Legal justification of the South in secession.2]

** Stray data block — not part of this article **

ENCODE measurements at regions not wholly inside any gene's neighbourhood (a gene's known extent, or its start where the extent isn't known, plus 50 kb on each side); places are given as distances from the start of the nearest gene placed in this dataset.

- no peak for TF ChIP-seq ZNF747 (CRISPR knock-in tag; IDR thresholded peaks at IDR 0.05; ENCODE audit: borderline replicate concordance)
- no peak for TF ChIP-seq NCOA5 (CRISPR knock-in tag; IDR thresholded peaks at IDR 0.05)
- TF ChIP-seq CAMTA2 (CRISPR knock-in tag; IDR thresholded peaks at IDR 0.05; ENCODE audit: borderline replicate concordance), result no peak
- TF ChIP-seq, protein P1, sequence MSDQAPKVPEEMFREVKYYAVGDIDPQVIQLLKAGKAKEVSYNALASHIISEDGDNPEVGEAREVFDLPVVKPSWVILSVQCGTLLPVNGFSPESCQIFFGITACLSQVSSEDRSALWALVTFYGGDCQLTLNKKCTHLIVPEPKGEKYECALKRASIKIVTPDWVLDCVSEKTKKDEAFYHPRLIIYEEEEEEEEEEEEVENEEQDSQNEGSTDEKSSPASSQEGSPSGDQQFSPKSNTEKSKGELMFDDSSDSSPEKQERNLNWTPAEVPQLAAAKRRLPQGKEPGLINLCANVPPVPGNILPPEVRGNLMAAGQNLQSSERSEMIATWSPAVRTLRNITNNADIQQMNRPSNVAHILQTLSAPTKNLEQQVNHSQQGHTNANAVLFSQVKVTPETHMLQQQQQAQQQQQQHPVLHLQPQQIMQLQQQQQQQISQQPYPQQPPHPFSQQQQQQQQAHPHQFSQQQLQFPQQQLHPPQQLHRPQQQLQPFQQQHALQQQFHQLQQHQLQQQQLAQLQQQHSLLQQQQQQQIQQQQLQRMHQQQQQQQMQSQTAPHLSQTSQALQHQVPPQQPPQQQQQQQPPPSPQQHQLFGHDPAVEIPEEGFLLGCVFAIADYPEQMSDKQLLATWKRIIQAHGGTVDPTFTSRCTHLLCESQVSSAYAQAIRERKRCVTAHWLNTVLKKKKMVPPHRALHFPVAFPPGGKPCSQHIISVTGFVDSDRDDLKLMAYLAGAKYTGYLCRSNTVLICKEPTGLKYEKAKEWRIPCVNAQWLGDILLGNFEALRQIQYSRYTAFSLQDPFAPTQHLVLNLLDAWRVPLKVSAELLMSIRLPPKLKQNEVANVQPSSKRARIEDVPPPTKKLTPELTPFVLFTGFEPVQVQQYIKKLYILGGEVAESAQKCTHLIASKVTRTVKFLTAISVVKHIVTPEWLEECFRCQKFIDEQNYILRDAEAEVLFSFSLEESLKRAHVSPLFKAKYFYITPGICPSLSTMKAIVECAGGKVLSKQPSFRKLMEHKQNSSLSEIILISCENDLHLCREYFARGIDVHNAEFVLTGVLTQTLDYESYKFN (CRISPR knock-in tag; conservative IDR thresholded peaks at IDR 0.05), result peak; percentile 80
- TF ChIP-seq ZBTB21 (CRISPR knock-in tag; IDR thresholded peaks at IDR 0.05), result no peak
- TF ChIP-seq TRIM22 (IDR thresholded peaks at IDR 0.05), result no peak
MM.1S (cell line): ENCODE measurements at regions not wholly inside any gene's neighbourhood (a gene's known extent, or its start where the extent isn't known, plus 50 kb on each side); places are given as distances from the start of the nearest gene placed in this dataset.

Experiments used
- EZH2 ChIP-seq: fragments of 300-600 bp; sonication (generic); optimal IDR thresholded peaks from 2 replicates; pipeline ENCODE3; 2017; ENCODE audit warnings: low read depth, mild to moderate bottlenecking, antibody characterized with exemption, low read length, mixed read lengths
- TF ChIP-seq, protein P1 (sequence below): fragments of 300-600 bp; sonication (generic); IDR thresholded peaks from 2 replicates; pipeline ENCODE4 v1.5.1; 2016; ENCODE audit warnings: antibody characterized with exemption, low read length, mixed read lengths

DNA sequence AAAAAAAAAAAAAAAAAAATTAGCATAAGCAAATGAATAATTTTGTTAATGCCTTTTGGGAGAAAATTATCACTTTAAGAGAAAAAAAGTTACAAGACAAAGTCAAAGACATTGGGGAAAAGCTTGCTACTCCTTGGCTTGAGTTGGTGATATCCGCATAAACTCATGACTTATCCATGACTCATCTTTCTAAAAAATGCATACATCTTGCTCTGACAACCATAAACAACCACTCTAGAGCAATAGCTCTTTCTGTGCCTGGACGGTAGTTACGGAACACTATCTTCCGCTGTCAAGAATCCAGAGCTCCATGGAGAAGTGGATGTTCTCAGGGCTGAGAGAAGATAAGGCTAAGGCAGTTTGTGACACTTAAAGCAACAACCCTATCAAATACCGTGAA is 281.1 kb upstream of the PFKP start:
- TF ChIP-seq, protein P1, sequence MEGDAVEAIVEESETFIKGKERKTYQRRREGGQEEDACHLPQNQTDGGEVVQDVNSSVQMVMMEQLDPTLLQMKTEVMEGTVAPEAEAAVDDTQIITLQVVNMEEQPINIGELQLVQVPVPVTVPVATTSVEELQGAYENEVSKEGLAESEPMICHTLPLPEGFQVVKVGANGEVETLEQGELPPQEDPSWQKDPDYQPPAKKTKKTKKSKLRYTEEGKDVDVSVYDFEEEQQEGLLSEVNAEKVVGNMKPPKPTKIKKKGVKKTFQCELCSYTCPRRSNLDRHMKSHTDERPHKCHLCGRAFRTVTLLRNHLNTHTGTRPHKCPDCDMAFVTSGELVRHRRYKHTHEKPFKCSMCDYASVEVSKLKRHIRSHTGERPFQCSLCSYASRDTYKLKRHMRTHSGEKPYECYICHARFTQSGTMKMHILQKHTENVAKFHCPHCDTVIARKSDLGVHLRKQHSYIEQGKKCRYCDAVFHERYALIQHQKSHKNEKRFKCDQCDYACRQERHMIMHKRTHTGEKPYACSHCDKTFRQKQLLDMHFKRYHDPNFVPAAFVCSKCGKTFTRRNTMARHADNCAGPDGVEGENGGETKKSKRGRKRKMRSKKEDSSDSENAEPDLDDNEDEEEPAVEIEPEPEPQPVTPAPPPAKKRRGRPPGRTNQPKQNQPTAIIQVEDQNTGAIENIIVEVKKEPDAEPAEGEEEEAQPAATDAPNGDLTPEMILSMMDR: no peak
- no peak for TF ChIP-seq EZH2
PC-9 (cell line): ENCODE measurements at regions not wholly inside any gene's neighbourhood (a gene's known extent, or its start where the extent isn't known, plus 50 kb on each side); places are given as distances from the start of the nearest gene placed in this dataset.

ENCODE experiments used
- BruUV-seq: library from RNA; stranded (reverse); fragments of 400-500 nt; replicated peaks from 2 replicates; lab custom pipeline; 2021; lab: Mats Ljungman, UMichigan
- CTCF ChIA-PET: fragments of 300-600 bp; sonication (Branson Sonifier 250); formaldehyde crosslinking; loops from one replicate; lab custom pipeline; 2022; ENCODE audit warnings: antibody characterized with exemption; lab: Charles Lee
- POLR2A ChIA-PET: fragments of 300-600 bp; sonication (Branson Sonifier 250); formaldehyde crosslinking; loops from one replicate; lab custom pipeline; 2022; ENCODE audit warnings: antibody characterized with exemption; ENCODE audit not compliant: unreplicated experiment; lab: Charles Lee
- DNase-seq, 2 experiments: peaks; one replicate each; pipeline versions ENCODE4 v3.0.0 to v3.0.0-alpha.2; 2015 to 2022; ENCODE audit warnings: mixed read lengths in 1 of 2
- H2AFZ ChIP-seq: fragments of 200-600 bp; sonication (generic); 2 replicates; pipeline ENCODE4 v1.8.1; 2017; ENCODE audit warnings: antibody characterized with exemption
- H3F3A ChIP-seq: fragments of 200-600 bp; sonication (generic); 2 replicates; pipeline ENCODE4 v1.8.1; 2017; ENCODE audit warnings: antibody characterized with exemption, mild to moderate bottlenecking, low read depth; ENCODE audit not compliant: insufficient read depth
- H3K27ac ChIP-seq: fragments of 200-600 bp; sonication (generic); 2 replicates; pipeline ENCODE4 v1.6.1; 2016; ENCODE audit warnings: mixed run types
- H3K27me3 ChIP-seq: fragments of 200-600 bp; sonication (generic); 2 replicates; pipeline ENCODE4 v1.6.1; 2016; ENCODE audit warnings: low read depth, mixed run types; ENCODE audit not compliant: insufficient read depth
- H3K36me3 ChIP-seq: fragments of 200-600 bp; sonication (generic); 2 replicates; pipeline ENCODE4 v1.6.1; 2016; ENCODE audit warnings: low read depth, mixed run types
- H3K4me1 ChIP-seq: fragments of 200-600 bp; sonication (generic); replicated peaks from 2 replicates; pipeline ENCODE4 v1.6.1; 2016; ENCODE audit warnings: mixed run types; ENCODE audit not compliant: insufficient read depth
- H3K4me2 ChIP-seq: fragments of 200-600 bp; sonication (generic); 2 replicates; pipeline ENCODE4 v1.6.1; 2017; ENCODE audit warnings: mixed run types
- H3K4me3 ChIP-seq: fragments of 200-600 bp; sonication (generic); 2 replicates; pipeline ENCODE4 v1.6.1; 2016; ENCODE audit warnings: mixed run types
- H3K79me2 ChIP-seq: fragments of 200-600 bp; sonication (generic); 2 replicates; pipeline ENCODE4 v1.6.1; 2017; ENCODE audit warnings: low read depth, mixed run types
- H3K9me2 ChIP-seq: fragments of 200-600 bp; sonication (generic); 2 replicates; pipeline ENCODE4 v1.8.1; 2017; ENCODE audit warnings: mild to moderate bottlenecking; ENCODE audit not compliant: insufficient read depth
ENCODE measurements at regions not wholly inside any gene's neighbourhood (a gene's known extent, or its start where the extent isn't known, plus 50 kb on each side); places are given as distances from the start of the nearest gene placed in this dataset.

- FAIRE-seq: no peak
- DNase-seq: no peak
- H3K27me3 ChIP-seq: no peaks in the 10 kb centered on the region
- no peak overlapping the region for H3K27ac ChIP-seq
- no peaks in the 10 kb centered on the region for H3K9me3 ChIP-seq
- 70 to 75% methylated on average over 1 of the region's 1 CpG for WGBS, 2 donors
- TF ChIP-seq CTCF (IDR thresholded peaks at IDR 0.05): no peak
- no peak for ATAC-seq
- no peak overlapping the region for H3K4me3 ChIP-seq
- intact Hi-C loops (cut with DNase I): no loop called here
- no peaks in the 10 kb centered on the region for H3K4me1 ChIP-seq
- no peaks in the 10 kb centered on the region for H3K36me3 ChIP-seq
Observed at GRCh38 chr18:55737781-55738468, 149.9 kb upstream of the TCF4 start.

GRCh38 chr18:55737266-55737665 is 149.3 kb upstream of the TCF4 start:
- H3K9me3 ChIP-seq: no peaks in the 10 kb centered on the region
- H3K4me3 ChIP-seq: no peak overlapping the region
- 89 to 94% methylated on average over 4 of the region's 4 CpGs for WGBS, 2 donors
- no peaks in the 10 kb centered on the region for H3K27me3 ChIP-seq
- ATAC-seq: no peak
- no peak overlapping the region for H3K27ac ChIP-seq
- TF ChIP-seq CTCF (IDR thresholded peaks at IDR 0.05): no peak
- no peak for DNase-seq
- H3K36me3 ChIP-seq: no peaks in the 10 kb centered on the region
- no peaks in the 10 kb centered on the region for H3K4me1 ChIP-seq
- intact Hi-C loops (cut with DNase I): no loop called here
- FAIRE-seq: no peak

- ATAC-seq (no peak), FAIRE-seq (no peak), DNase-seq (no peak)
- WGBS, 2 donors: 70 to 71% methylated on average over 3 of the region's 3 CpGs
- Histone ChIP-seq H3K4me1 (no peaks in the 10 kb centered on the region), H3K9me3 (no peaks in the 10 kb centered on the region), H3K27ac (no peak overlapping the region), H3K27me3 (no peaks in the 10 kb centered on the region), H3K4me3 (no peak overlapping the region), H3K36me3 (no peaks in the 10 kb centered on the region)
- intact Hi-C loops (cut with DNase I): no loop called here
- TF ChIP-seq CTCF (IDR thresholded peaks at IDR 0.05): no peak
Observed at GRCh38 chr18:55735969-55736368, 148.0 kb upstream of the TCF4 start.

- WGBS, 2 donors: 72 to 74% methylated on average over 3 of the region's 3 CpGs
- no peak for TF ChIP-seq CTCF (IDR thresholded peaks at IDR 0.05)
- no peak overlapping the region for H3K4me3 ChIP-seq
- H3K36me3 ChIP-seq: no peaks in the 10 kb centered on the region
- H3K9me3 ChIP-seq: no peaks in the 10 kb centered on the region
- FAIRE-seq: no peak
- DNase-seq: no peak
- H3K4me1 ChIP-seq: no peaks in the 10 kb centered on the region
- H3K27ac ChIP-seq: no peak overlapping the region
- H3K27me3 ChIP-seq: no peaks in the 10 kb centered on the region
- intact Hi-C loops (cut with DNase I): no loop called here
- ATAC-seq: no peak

|J. L. M. Curry|